Macho, macho ibis

The ibis is a wading bird with a long down-curved beak and a bare head. In some city locations ibis species are regarded as pests but there is also concern that the natural wetland habitats of ibis are being eroded. Now a new study has found that environmental contamination with mercury may be a threat to ibis reproduction.

Ecologists have recently published results of a study wherein they collected 160 ibis nestlings and split them into four groups, each of twenty males and twenty females. Once the nestlings were 90 days old they began adding methylmercury to their feed. One group received no mercury while the other three groups received either low, medium, or high doses.

The reason that this research was done was to establish the effect of mercury on ibis populations. The main sources of mercury in the environment are coal-fired power plants and gold mining. Once in the environment the metal is converted by some bacteria into methylmercury and it is usually found in wetlands. The levels of methylmercury used in the experiment were similar to what ibis would be exposed to in natural wetlands.

The researchers followed the ibis for three years and took blood and feather samples over the time. They found that mercury levels did build up in the birds and that exposure to mercury resulted in approximately fifteen per cent more nests that failed to produce offspring.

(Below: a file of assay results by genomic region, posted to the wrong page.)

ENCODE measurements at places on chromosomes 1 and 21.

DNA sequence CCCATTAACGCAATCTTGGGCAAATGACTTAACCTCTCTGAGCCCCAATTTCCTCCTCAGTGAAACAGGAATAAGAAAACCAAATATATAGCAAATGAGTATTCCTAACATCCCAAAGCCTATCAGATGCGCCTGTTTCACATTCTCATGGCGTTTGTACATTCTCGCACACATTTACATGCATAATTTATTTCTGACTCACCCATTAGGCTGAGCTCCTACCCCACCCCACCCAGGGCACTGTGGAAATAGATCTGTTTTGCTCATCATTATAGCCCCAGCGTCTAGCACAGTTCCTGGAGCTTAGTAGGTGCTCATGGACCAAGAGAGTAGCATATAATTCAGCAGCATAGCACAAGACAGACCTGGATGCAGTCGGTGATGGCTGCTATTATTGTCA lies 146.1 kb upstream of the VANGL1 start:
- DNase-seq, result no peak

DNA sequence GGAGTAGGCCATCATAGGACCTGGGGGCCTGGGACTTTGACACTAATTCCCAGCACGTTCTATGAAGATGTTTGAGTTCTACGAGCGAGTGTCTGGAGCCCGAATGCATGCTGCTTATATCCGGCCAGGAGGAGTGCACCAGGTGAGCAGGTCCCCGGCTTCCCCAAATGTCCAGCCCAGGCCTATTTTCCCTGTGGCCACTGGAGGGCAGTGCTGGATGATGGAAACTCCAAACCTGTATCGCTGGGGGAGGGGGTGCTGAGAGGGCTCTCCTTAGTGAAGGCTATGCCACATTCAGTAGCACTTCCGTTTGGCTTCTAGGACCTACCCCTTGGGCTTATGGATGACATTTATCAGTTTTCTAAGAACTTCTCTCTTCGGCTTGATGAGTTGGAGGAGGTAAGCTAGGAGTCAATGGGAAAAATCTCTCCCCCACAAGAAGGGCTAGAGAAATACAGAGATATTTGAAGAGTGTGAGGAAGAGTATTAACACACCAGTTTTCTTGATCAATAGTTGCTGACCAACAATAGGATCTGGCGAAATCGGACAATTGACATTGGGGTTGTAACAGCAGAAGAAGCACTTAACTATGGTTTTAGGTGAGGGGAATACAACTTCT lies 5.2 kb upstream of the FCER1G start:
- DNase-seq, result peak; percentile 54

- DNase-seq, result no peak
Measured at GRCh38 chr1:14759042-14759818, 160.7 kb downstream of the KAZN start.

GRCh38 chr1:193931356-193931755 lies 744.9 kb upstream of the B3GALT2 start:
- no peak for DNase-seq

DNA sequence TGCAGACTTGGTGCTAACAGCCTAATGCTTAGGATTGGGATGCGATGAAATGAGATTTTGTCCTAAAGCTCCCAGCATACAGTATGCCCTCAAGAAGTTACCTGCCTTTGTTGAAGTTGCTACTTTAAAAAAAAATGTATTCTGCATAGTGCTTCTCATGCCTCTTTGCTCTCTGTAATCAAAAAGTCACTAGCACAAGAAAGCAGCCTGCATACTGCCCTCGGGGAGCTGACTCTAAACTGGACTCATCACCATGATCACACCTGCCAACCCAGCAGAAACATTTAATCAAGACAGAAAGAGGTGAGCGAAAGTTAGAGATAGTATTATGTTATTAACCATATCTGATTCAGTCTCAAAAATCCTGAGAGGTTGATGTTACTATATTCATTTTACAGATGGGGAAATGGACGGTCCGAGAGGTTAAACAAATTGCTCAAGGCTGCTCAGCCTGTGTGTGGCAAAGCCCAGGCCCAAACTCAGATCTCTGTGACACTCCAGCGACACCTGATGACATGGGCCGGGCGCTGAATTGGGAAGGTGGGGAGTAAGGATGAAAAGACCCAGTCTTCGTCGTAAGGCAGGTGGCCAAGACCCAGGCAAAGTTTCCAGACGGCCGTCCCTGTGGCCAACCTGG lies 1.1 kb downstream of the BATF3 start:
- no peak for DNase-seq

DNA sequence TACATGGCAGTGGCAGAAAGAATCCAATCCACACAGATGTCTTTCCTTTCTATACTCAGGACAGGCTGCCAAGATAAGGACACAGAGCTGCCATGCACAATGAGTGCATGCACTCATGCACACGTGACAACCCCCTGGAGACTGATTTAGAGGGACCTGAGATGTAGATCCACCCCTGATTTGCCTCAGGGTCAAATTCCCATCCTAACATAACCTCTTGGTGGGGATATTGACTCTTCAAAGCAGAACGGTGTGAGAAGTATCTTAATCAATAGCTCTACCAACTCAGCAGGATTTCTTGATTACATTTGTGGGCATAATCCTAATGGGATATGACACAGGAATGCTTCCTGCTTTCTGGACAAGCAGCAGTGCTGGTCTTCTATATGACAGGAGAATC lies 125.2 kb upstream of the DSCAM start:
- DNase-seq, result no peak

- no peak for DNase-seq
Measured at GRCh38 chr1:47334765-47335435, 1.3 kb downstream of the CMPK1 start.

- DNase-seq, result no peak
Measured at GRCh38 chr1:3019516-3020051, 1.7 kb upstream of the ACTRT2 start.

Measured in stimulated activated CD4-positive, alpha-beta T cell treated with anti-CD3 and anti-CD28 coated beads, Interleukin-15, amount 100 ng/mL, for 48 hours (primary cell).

Male birds that had been exposed to mercury were less likely to engage in courtship behaviour and were also less likely to be approached by females when they did. Additionally, as levels of mercury increased so did rates of homosexual pairing.

It seems likely that methylmercury causes these behavioural changes by interfering with the hormonal system of the body and altering levels of sex hormones.

Not, of course, that there’s anything wrong with a homosexual pairing if it’s what an ibis genuinely wants…it’s just that is not going to do a heck of a lot for the propagation of ibis-kind if all ibis made that choice. It is just another reminder that every addition (or subtraction) from an ecosystem will have wider effects. The task facing humanity now, and thank goodness we are finally waking to it, is to make sure that our impacts are minimal or for the better for the planet.

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The WellBeing Team

The WellBeing Team

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